tively free from bushes, up suddenly sprung the beast within a few paces of me. It was a black-maned lion, and one of the largest I ever remember to have encountered in Africa. But his movements were so rapid, so silent and smooth withal, that it was not until he had partially entered the thick cover (at which time he might have been about thirty paces distant) that I could fire. On receiving the ball, he wheeled short about, and with a terrific roar bounded toward me. When within a few paces, he couched, as if about to spring, having his head imbedded, so to say, between his fore-paws.
Drawing a large hunting-knife and slipping it over the wrist of my right hand, I dropped on one knee, and, thus prepared, awaited his onset. It was an awful moment of suspense, and my situation was critical in the extreme. Still, my presence of mind never for a moment forsook me—indeed, I felt that nothing but the most perfect coolness and absolute self-command would be of any avail.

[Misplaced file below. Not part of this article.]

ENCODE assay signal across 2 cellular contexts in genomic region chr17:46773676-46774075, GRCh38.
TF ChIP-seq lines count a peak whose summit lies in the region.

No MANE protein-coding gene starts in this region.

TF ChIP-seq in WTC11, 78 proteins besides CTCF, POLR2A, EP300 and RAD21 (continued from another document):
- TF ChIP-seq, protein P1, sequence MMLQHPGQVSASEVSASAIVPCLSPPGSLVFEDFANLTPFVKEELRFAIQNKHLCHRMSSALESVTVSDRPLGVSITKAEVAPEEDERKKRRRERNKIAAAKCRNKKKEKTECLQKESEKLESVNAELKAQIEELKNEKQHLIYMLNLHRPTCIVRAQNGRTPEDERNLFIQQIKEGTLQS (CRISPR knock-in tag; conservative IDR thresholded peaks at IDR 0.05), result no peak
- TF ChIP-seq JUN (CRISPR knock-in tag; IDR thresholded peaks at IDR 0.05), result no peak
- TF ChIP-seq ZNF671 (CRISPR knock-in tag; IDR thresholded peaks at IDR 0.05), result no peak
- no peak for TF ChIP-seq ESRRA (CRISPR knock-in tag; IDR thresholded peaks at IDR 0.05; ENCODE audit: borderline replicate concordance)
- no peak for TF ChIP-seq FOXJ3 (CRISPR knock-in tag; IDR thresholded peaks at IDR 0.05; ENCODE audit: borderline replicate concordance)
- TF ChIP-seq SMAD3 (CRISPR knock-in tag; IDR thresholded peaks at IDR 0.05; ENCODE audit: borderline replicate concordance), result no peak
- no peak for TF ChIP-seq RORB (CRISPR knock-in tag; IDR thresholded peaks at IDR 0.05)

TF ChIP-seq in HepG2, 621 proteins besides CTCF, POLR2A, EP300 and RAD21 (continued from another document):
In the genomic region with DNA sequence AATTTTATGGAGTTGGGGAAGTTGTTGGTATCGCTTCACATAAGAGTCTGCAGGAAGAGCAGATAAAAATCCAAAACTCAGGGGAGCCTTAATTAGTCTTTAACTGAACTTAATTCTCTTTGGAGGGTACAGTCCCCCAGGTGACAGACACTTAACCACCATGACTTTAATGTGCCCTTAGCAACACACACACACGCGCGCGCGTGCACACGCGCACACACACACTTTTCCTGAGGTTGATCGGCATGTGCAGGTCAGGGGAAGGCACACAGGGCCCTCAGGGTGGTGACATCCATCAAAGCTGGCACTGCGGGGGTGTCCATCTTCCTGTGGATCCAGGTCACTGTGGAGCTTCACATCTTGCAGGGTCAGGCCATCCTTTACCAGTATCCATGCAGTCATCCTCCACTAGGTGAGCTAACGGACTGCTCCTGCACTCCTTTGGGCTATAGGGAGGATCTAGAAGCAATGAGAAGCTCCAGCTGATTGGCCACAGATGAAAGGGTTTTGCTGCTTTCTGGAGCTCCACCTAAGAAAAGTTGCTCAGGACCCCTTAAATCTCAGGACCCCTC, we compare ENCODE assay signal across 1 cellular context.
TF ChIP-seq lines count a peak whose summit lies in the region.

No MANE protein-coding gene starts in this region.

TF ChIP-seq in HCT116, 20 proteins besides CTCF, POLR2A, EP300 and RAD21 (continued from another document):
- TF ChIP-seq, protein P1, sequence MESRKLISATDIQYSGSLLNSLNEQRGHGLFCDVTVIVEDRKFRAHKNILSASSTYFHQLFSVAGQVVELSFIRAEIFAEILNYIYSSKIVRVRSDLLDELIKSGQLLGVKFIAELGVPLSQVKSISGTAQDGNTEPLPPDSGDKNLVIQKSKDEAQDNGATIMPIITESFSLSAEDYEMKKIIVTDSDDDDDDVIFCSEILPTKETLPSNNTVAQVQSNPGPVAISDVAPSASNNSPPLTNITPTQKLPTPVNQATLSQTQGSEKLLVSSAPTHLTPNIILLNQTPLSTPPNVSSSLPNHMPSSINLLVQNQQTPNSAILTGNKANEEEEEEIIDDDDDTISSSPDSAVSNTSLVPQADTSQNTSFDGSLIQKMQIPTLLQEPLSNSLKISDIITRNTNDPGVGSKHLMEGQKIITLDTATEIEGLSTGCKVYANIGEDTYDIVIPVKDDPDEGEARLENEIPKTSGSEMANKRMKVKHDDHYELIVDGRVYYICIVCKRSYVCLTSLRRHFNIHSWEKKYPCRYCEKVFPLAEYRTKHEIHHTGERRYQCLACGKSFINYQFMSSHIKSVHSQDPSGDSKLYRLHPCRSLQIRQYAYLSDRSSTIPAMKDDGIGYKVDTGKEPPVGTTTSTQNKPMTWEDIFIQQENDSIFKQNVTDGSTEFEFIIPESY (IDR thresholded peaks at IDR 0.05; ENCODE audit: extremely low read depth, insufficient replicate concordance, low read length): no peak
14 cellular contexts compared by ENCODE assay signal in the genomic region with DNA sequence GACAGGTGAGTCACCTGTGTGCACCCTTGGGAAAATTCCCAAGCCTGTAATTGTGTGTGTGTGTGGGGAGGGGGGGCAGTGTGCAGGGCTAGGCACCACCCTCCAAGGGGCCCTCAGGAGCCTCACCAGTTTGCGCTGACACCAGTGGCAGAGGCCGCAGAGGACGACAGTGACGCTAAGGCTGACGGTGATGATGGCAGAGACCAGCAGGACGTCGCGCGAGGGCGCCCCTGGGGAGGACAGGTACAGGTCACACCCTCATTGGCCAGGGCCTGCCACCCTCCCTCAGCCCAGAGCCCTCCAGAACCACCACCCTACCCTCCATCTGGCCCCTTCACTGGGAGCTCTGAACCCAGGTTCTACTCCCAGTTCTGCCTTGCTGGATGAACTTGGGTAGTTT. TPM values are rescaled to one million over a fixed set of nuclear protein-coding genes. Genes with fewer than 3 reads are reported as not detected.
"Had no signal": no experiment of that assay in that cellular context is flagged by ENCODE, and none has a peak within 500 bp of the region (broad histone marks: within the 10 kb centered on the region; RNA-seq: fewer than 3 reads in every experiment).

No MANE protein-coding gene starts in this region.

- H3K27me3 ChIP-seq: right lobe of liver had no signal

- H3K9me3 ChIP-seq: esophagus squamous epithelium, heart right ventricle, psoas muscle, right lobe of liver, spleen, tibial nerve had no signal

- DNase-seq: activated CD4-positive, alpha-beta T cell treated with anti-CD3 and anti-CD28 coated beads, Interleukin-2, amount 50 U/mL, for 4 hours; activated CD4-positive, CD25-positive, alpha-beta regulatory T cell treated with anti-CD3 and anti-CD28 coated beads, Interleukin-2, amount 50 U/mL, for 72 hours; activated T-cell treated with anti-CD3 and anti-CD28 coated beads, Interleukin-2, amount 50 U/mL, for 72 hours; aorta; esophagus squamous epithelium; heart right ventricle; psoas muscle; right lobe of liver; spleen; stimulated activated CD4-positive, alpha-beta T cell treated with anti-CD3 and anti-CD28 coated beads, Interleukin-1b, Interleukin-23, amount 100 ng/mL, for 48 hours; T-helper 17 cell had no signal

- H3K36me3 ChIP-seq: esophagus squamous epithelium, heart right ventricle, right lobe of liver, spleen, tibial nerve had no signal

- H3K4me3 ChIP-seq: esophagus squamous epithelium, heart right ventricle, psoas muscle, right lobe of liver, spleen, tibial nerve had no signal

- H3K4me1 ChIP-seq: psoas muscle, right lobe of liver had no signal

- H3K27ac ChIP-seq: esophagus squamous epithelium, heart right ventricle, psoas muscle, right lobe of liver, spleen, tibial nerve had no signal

I would now have become the assailant; but, as—owing to the intervening bushes, and clouds of dust raised by the lion's lashing his tail against the ground—I was unable to see his head, while to aim at any other part would have been madness, I refrained from firing. While intently watching his every motion, he suddenly bounded toward me; but, whether it was owing to his not perceiving me, partially concealed as I was in the long grass, or to my instinctively throwing my body on one side, or to his miscalculating the distance, in making his last spring he went clear over me, and alighted on the ground three or four paces beyond. Instantly, and without rising, I wheeled round on my knee and discharged my second barrel; and as his broadside was then toward me, lodged a ball in his shoulder, which it completely smashed. On receiving my second fire, he made another and more determined rush at me, but, owing to his disabled state, I happily avoided him. It was, however, only by a hair's breadth, for he passed me within arm's length. He